I messed around with a composting test in Blender a while back, and while it was good I thought I’d go back and do it again.
One thing I’ve noticed when playing games is that many games intentionally or inadvertently punish successful players. Some of this is necessary, to prevent abuse, but other times it feels damaging to play, especially in a single-player experience.
The core example of this would be games with “adaptive difficulty”. This takes a variety of formats; sometimes they’re based off of a universal game slider of difficulty, but sometimes they just determine the challenges faced in the game. This would include something like the AI Director in Left 4 Dead, which will occasionally add more challenges if the players are doing exceptionally well to keep things interesting, but also like GearHead‘s reputation system. The problem inherent in GearHead’s system is that Renown is earned like experience whenever the player is victorious, but can ramp up quicker than players’ levels. Continue reading “Game Design: Punishing For Success”
Now, this one is perhaps going to be best known by American readers, but the first English colonies in the New World was led by a man named John Smith. At first glance, looking at him through history, we don’t know very much about him. The truth? He was his era’s James Bond.
His accomplishments include: Continue reading “Extra: John Smith, The Awesome”
Get it, because tabletop games usually involve dice?
Sorry, I figured I’d break the ice with a pun.
Moving on into more serious matters, tabletop gaming is one of my major hobbies-it’s cheap, entertaining, and social. Even though a lot of people who do it are often falsely labeled as anti-social (after all, who gets together to celebrate oft-violent narratives?) and some are rather accurately labeled as anti-social, I know a lot of great guys through the hobby, some of whom I’ve met online and some of whom I’ve met in person. Continue reading “Table Reflection: Learning to Roll With It”
Let’s quick get this out there: I love both Oblivion and Skyrim, and I’ve spent about an equal amount of time in each (I won’t throw out a number, but let’s just say that I could’ve made a lot of money by being productive in that time). The Unofficial Elder Scrolls Pages has a more mechanical list of these things, which can be found here: Differences Between Morrowind, Oblivion, and Skyrim. Of course, I look at things from a slightly different perspective than just the mechanical, and look to see if any of the mechanical changes really had an impact on core play. Continue reading “Skyrim Versus Oblivion: A Game Design Perspective”
Dungeons and Dragons Online, as I’ve said before, is my favorite MMORPG, and there’s several things I like about its business plan that really help me as a player who isn’t willing to subscribe but is willing to buy content on occasion (though that might change; I’m not planning on subscribing forever but I might pick up VIP for the months when I’m off school next summer). Continue reading “Learning from Dungeons and Dragons Online Part 3: Financial Model”
Some people may have noticed that I’ve been doing daily posts. This is really nice, but it’s not terribly sustainable, especially as full-time school starts up again and I need to worry more about writing massive essays and working on my honors thesis. I’m going to switch to a three-post per week system, and here’s what you can expect:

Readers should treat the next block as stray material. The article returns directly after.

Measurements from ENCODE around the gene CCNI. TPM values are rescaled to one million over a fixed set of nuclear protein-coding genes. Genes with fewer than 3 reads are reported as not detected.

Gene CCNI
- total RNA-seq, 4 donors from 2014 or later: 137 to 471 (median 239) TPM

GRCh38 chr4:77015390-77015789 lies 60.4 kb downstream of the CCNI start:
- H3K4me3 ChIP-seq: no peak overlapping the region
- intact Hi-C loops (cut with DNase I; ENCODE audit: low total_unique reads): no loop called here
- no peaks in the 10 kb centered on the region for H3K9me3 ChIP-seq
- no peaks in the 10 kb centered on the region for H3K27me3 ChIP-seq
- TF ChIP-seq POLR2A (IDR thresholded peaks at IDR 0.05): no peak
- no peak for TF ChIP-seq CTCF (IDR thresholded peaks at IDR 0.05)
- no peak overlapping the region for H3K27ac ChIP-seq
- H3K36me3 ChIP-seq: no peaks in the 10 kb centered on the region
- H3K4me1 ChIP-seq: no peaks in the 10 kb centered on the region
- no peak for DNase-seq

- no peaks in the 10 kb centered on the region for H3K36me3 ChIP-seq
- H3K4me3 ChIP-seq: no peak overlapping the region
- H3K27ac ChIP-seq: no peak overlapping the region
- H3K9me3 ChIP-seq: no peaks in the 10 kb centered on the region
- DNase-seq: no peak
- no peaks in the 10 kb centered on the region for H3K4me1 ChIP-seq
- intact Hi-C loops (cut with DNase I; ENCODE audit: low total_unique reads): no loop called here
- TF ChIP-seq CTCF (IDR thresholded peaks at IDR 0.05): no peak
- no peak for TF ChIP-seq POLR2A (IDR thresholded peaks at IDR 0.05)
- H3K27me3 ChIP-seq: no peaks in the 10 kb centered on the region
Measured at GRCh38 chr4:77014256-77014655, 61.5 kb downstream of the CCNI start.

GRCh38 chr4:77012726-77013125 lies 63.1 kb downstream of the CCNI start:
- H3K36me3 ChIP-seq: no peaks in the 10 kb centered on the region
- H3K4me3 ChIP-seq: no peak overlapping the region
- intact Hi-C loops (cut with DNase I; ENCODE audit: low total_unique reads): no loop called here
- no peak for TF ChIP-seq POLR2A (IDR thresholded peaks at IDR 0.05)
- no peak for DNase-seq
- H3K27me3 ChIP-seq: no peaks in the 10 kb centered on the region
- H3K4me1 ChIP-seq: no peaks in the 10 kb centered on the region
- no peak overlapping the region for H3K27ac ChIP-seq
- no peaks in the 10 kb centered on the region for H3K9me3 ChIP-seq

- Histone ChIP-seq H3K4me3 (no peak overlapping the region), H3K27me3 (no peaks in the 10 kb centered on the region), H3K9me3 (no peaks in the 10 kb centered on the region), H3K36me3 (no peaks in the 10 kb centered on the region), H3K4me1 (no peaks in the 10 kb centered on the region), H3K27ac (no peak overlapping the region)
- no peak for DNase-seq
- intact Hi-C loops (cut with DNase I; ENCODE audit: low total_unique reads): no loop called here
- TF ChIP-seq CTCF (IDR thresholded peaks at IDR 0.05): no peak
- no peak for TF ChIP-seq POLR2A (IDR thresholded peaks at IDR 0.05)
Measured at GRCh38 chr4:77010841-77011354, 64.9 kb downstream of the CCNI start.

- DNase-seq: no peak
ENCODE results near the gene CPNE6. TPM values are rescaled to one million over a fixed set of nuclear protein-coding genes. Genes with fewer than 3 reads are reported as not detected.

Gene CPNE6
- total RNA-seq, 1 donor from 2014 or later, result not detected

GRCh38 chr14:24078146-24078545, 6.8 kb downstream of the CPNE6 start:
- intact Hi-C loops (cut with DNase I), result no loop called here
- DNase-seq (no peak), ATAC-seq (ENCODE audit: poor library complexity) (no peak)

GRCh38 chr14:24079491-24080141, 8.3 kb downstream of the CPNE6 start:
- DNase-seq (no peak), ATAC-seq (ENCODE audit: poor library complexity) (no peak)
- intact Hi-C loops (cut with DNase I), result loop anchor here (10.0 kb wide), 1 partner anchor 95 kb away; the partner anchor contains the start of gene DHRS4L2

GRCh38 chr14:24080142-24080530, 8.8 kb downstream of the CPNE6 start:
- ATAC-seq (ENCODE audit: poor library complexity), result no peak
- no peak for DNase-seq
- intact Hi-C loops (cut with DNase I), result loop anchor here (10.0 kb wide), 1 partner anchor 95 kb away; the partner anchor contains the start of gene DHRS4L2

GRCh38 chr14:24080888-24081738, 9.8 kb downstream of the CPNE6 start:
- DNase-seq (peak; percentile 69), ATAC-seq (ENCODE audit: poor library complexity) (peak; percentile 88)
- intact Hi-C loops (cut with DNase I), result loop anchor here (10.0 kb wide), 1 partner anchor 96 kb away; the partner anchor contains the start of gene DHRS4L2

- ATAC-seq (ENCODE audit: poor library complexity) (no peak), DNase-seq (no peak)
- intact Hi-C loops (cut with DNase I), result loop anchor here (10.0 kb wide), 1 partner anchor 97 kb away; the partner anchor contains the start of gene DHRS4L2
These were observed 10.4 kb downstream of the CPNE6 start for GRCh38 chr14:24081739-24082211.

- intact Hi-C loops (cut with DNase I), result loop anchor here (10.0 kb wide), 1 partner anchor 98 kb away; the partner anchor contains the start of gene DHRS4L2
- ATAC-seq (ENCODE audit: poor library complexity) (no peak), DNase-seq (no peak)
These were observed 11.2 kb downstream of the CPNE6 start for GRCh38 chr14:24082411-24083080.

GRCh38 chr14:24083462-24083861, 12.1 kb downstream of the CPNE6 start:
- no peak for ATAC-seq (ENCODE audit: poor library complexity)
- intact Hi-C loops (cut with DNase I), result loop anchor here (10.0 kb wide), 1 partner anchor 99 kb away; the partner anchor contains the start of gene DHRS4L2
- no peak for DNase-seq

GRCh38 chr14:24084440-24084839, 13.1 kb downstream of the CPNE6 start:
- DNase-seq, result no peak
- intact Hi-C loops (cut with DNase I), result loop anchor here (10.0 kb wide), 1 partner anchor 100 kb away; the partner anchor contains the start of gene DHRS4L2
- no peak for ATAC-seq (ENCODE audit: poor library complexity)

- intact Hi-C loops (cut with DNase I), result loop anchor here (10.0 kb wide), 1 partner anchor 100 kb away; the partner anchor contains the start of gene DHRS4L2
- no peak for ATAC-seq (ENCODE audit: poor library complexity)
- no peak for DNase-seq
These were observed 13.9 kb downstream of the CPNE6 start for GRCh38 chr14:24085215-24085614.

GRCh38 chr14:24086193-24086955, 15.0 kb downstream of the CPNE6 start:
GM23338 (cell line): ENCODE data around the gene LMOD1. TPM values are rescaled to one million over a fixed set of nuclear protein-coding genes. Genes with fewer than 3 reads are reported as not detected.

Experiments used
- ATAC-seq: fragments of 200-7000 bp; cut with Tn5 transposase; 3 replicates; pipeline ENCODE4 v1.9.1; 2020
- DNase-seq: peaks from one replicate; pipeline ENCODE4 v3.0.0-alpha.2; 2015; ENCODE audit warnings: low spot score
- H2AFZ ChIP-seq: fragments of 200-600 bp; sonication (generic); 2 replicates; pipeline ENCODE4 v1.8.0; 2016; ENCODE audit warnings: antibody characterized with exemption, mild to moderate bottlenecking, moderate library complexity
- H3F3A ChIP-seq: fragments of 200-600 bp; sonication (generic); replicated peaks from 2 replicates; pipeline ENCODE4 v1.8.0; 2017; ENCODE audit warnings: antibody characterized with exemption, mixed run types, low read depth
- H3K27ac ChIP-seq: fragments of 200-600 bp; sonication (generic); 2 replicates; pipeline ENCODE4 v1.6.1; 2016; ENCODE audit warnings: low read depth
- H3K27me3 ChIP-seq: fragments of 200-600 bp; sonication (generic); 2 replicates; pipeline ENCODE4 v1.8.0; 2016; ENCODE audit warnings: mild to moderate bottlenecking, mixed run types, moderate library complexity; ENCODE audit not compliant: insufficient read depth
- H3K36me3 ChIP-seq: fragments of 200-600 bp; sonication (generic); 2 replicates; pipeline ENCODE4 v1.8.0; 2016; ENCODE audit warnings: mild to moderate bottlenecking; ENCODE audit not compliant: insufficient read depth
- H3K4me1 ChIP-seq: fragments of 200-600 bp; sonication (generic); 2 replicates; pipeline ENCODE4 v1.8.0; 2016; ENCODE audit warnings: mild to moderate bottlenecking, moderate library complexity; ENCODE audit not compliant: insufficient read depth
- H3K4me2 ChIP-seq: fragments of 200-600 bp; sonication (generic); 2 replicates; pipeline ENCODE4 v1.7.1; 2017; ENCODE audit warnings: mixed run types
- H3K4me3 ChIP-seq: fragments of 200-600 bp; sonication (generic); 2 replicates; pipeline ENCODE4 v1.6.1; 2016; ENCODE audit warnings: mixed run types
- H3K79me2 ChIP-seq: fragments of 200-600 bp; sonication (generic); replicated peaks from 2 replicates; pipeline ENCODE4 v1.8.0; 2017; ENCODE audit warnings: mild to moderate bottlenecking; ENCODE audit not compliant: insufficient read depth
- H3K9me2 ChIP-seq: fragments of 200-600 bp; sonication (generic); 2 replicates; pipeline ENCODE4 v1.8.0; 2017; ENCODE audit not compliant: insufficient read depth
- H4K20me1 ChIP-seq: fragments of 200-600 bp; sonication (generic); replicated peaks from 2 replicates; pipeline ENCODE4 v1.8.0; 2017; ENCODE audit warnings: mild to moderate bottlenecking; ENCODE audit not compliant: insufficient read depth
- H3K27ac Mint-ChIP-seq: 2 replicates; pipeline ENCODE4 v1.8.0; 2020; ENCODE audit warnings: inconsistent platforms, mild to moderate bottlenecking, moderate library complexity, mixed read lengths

- Monday: Game Design
- Wednesday: Project Update
- Friday: Table Reflection
- Sunday: Extra! Continue reading “Switching the Model”
One thing I’ve been doing with Dust Watch is trying to fill a market void-that is, the fact that there aren’t many great sci-fi games that are easy to play and offer engaging, deep settings. There are enough to make things difficult for me, but I’ve still got to look at some of the other things in the market, especially when you consider Dust Watch’s elevator pitch:
An exotic science-fiction setting where faith and technology come together on a planet divorced from the rest of mankind. Continue reading “Dust Watch: Filling the Void”
I really wrote a lot of nice things about DDO, and now I’m going to get less nice.
DDO, while an exceptionally good MMORPG, is still somewhat lacking in storyline. I don’t mean this so much in the small scale as in the large scale; Korthos Island, for instance, gives you a short, simple plot, and you wind up liberating the island from the Sahuagin. This is good, but the truth of the matter is that there’s not much in the way of a “You’re an epic hero sent out to save us” thing, unlike, say, Oblivion or Skyrim (though, with Skyrim’s final bossfight *grumble grumble*) where the player is the definite protagonist. Continue reading “Learning from Dungeons and Dragons Online Part 2: Story and Presentation”
My favorite MMORPG is Dungeons and Dragons Online; and I think that it’s because we can look at it as an example of a very different approach to a massive multiuser gaming experience.
Traditional MMORPGs tend to be pretty stereotypical-you picture a guy in armor running around clearing out dungeons full of foes and purging the land of wickedness. DDO does exactly the same things. It does them, however, in an incredibly different way. We won’t really be looking at the free-to-play model here (though DDO has gotten me to have my worst case of alt-itis ever, courtesy of trying to save up for adventure packs as a non-VIP), but rather at the gameplay; for MMO designers DDO’s model is perhaps a great starting point, but I’m looking at it from a more general design perspective. Continue reading “Learning from Dungeons and Dragons Online Part 1: Mechanics”